Bond and stock investors alike are struggling to find some broad theme on which they can base their investment propositions. A problem is getting too close to the data, which, according to Fed Chair Ben Bernanke is ‘noisy.’ In his testimony before Congress Wednesday and Thursday Mr. Bernanke issued a balanced assessment of the economy with moderate growth and easing inflation. He said that he sees stabilization in the housing sector, and pointed to increasing strength in manufacturing and consumer spending.

Investors have gradually moved away from the notion that the Fed is ready to cut interest rates while some think they may be near raising them. The economy has slowed, but will it continue to slow sufficiently to squeeze out inflation? Sure housing and autos are in the basement. Just yesterday, the National Association of Realtors reported that sales of existing homes in 2006 dropped 8.4%, the biggest droop in about a quarter century according to the WSJ. Also yesterday, Ford reported a staggering net loss of $5.8 billion during the fourth quarter, dragging its shortfall for all of 2006 to $12.7 billion.  General Motors said it would delay filing its fourth quarter and 2006 earnings results as it "will restate its financial statements, primarily due to pre-2002 tax accounting adjustments," according to its statement also in the WSJ.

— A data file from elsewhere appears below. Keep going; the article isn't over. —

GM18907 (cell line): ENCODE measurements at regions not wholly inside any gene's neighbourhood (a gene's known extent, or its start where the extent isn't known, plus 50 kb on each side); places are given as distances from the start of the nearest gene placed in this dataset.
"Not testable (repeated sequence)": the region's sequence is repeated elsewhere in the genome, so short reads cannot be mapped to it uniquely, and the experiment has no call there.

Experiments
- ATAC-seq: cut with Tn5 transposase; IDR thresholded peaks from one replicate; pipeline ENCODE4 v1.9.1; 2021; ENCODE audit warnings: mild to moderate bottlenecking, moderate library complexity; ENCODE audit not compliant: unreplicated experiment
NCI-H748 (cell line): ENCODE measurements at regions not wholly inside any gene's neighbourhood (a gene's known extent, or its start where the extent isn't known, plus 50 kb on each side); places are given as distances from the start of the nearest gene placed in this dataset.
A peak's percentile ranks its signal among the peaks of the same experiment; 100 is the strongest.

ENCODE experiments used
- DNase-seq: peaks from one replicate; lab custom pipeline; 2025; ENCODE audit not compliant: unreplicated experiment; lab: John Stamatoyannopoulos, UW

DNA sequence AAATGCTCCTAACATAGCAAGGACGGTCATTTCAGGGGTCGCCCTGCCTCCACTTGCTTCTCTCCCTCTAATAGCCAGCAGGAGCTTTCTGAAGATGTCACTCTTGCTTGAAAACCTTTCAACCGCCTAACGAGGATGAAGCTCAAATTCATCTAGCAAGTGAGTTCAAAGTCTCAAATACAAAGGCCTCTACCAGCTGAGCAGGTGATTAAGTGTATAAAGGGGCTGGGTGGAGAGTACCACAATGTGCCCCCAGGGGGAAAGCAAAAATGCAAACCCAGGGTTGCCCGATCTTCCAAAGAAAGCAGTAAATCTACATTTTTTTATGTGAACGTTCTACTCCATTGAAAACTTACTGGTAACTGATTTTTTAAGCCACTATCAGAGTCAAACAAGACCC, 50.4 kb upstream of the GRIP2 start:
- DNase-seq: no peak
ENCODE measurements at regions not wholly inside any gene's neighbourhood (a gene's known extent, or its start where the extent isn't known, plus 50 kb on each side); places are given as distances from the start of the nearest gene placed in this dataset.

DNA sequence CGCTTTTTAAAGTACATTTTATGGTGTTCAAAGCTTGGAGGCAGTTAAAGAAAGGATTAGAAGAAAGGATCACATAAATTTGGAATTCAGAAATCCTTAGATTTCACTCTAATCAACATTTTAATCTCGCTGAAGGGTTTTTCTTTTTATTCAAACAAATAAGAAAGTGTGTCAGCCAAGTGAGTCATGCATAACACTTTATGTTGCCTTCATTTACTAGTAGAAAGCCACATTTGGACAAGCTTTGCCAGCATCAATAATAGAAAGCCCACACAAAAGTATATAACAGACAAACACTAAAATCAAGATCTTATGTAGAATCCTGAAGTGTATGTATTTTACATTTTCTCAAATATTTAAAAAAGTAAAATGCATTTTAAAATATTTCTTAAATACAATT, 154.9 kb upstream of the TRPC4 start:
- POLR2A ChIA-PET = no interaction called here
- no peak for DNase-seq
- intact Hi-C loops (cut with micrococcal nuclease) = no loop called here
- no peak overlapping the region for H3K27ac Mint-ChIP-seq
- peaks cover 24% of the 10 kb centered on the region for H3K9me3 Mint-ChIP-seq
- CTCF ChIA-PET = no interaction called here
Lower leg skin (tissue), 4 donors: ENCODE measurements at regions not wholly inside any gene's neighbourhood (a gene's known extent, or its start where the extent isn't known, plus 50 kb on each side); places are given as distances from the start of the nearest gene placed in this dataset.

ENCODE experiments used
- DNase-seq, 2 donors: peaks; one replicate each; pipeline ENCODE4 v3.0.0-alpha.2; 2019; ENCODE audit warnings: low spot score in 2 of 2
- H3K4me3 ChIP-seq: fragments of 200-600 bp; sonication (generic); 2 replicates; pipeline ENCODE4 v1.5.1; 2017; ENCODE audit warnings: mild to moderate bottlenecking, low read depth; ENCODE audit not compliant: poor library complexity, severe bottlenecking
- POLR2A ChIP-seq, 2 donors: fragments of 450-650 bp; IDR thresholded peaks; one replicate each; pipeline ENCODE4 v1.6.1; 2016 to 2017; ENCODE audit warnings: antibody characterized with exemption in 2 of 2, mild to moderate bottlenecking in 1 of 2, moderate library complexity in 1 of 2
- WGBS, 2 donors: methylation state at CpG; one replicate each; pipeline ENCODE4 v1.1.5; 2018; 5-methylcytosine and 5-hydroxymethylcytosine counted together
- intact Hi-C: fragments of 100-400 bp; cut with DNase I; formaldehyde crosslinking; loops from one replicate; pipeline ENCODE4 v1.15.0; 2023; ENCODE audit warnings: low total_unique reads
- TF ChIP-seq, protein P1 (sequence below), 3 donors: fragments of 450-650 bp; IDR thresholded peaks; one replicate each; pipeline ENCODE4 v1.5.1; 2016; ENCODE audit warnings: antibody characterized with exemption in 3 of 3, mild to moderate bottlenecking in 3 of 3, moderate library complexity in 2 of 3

The government revised its estimate of how fast theUSeconomy grew in the third quarter from 1.6% to 2.2%. Stocks did very well mid week as investors were cheered by faster growth in the economy which drives corporate profits higher. Bonds on the other hand slid on the news as stronger economies can mean higher inflation. 

“Economic moderation seems to be underway” which “should help to limit inflation pressures over time” said Fed Chairman Ben Bernanke in his prepared comments to the Senate Banking Committee on Wednesday.  He noted the importance of “forward-looking” and taking a “longer-term” view as rate increases take time to affect the economy.  It may be that Mr. Bernanke and his Fed may have raised rates as far as they are going to for the foreseeable future.